“I think normalcy is a myth.  The idea that some people have pathology and the rest of us are normal is crude.  There’s nothing about any mentally ill person — and it doesn’t matter what their diagnosis is — that I couldn’t recognize in myself.  The reality is that in every case, mental illness is an outcome of traumatic events.  And by trauma I don’t mean dramatic events.  There’s a difference.

Fundamentally, it has to do with whether human needs are being met or not.  Since we live in a society that largely denies human developmental needs — doesn’t even understand them, let alone provide for them — you’re going to have a lot of people affected in adverse ways.  Most of the population, in fact.  And so then to separate out those who meet the particular criteria for a particular diagnosis from the rest of us is utterly unscientific and unhelpful.”  Gabor Mate in Why Are So Many Adults Today Haunted by Trauma by Jenara Nerenberg June 8, 2017.  

Some of the most powerful words I’ve ever read:  “The essence of trauma is disconnection from ourselves.”  Gabor Mate (in the article above).  How many times did a professor write on the board that disease really = dis(ease)?  How many times did I tell that to clients?  What could be more essential, existential, or spiritual?  My question is:  does chronic pain try to help us reconnect to our essential self or is it a warning that we have fallen out of touch with that self?  This is where my life is currently. . .  living with chronic illness and retreating to recuperate and re-establish my life, a healthy life.

There are so many self-help books out there.  Different theories, programs, medications, groups, beliefs, etc.  And so many fail.  Diets, 12-step meetings, workbooks, and meditating don’t fix the problem.  Part of my exploration is to look at what has worked and what hasn’t and hopefully to gleam some ideas for myself as to what will make a difference in my life.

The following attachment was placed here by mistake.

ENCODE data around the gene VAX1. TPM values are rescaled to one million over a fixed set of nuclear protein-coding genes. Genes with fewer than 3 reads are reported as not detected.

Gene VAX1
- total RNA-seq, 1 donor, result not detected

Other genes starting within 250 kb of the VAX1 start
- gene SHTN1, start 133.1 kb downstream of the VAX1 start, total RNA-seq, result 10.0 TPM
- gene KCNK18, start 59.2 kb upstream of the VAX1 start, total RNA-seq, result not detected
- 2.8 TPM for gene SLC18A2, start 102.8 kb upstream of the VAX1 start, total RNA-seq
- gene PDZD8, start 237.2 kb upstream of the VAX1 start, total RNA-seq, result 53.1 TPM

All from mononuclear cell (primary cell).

I’ve never been a group joiner.  Well, that’s not true.  I’ve joined groups but never stayed for long.  I spent most of my childhood alone.  Two working parents and only one sibling who was considerably older than me.  There were few kids in our neighborhood as I grew up.  I grew up estranged from the majority of both sides of my family and the people who I was surrounded by (some pretty terrific ones) were all adults — family friends, elderly neighbors, and a crazy evil godmother.  Despite being alone, I am not sure if I was really ever lonely.  At times, I have craved community, for a larger family, but I’ve often found myself confused that are people in communities and families.  And for every time I thought I understood people, there have been countless times that I’ve scratched my head in wonder.

So, I have a bit of a conundrum when I read Gabor Mate’s words, “Our true nature is to be connected.”  I see myself as an introvert.  I’ve stated that personally groups are a bit much for me and that I have a tiny family.  If to heal means to reconnect to our true nature and our nature is to be connected, does that mean that this endeavor is hopeless? Hardly!  It actually brings me great hope as I understand tonight that it is also in connecting to our true nature that is healing.

What does that mean?  That means that for the last two decades of trying to convince everyone I was an academic or a professional or of working in an environment that went against my every ethical conviction or of holding on to family pain that was not mine to begin with may be the self-inflicted or at least self-initiated trauma that has led to where I am currently.

Like other things that I have posted, I have no answers to share with you.  Rather, this is about sharing my journey, my questions, my probing the question that Stephen Levine asks so often, “What is the healing I took birth for”?  Yes, that’s where I am at tonight.  The night before Christmas Eve and all the world is celebrating.  Tonight, I am grateful for glimpses of hope and light.

Here are my questions for tonight:

  • What is your definition of trauma?
  • Do you see trauma and internal or external events?
  • What traumas have you experienced?
  • Do you think that trauma is more widespread than our society seems to believe?
  • Do you think trauma has always been a part of the human experience?
  • Do you think we are less suited to healing from our trauma today?
  • What about our society, today, is inheriently traumatizing and is there anything we can do to reverse it?

Do something nice for yourself and for someone around you.  Most importantly, be true to yourself.  Be at peace.



One thought on “Connection”

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